As stated in the 1999 Pritzker Jury Citation, “Sir Norman Foster’s pursuit of the art and science of architecture has resulted in one building triumph after another, each one in its own way, unique.”
Foster + Partners has received nearly 500 awards and citations for excellence and has won more than 86 national and international competitions. Some of Foster’s greatest achievements include receiving the 21st Pritzker Architecture Prize in 1999, the American Institute of Architects Gold Medal for Architecture (1994), the Royal Gold Medal for Architecture (1983), and the Gold Medal of the French Academy of Architecture (1991). In 1990 he was granted a Knighthood in the Queen’s Birthday Honors, and in 1999 was honored with a Life Peerage, becoming The Lord Foster of Thames Bank.
Check out the latest projects and news from Foster + Partners here on ArchDaily.
Yesterday, October 10, Studio Daniel Libeskind celebrated the “Topping Off” ceremony for Toronto’s “L Tower” with aerial acrobatics dancing across the North face of the structure. The 58-storey skyscraper, located at the intersection of Yonge Street and The Esplanade, is part of the redevelopment of the Sony Centre for the Performing Arts. It was designed to be an architectural transition between the towers of the financial district to the west and the historic residential St. Lawrence neighborhood to the east. A 5000 square-feet public plaza along the redevelopment’s west side will serve as an additional public space for the theater, L Tower residents and the downtown community. Continue reading for more.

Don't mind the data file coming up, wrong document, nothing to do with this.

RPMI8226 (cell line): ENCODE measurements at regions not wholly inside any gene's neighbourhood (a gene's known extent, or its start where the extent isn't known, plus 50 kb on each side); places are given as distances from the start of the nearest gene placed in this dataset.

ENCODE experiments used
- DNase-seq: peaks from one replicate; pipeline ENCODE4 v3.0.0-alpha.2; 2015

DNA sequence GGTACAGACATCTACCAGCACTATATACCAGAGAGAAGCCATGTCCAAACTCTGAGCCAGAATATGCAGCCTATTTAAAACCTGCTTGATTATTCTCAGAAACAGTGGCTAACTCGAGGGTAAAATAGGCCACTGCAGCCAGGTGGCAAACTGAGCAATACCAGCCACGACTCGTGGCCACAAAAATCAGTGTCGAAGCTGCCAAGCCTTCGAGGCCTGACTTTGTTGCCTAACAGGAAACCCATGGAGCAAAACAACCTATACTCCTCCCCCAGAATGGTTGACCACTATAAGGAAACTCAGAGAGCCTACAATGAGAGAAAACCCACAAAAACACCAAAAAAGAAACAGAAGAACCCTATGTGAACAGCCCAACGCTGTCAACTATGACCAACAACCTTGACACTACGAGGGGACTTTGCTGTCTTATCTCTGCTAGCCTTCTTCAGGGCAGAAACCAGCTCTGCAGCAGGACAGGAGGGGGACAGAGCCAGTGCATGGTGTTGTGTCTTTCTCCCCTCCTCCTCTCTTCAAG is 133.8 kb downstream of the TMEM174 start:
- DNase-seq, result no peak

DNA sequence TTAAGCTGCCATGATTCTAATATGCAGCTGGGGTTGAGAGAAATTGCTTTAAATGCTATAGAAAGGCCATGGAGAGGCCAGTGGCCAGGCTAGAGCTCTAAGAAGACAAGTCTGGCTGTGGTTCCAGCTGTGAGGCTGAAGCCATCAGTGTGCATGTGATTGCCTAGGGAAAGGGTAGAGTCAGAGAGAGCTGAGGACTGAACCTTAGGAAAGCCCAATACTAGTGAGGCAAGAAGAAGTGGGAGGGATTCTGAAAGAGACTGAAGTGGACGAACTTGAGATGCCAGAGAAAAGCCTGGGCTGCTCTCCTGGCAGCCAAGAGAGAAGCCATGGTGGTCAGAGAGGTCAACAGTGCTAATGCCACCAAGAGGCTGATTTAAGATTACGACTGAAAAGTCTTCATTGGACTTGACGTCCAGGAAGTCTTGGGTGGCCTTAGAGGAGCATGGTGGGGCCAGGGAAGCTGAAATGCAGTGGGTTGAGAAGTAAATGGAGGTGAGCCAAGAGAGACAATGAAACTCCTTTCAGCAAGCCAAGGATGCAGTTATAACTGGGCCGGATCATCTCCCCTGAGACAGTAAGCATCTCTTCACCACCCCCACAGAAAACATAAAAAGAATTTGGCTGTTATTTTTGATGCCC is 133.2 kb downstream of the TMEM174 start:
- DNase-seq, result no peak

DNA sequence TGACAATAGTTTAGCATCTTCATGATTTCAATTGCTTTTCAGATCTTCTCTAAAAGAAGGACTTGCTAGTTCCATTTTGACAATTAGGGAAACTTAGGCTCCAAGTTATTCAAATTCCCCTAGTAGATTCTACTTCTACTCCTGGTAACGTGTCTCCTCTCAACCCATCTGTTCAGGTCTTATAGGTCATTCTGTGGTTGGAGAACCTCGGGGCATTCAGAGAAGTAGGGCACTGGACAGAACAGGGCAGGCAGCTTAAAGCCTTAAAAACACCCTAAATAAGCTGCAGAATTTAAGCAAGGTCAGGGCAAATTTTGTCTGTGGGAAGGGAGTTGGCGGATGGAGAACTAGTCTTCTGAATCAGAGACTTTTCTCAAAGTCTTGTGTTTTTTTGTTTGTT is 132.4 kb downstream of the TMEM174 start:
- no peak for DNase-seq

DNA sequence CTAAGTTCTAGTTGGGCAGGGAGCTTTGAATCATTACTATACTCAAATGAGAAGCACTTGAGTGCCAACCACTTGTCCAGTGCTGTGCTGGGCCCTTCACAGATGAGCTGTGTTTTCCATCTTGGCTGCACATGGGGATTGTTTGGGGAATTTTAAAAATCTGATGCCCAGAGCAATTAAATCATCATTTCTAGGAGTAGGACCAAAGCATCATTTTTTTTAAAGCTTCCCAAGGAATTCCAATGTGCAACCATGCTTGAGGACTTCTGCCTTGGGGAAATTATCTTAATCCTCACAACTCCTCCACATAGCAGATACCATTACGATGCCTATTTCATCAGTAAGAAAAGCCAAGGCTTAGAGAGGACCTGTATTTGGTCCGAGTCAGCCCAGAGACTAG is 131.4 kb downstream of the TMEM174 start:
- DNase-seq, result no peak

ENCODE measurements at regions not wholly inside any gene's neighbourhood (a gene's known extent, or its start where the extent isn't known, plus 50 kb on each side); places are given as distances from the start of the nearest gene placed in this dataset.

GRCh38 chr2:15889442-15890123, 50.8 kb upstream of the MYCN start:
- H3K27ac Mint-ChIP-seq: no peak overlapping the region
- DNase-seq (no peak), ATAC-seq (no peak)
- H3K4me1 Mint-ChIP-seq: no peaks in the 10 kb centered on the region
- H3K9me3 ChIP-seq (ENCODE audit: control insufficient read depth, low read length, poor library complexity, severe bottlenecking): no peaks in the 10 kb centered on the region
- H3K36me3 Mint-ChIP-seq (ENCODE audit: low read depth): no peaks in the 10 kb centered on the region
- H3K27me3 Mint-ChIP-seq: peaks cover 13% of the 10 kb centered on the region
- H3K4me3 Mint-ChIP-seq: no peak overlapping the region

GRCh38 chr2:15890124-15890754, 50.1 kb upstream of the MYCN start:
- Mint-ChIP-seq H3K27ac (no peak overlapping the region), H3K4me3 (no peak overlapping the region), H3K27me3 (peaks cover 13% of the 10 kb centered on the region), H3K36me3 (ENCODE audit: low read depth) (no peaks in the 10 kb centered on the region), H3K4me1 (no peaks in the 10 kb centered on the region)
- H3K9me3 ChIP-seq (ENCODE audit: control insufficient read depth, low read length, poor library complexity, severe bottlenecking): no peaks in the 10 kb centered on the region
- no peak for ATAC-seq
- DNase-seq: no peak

Beginning on October 16th, 2012, Galeries Lafayette in Paris, France, will be celebrating the 100 year anniversary of the Dome designed by architect Ferdinand Chanut and glass artist Jacques Gruber in 1912. 100 years under the Dome will be held at the flagship store of the boulevard Haussmann, a true Parisian symbol. In addition, the gallery will launch an exhibition called 1912-2012. Chronicles of a Creative Itinerary by architect Rem Koolhaas and his studio OMA, along with a collaboration called Chrysalide between visual artist Yann Kersalé and Djuric Tardio – Architectes.
Join us after the break for more stunning images for the anticipated celebration.
Designed by dom arquitectura…, the masterplan in Huizhou, China focuses on the traditional Chinese cultural concepts and social issues. Their response was to group housing towers in two lines, with an staggered arrangement, forming a double perimeter line and
After months of anticipation, October 13th, 2012 (a.k.a. TEDxCity2.0: A day of urban inspiration), is around the corner! This Saturday, TEDx communities around the world, made up of “urban innovators and organizers, stewards and artists, builders and taste makers,” will get together and share their stories of urban inspiration.
Instead of giving the TED Prize to an individual this year, the TED committee recognized a theme, The City 2.0. So far, they’ve published hundreds of awesome urban interventions on their web platform and given individual prizes to 6 of the most transformative ideas (including a “Wikipedia” of house-building and a “storefront” for urban innovation); 4 prizes remain to be granted.
The event will be a great physical counterpart to all the inspiring work that has been shared online – and a brilliant opportunity to connect with others who are passionate about the City of the Future. You can find out where a TEDxCity2.0 event is happening near you (or register one of your own), here.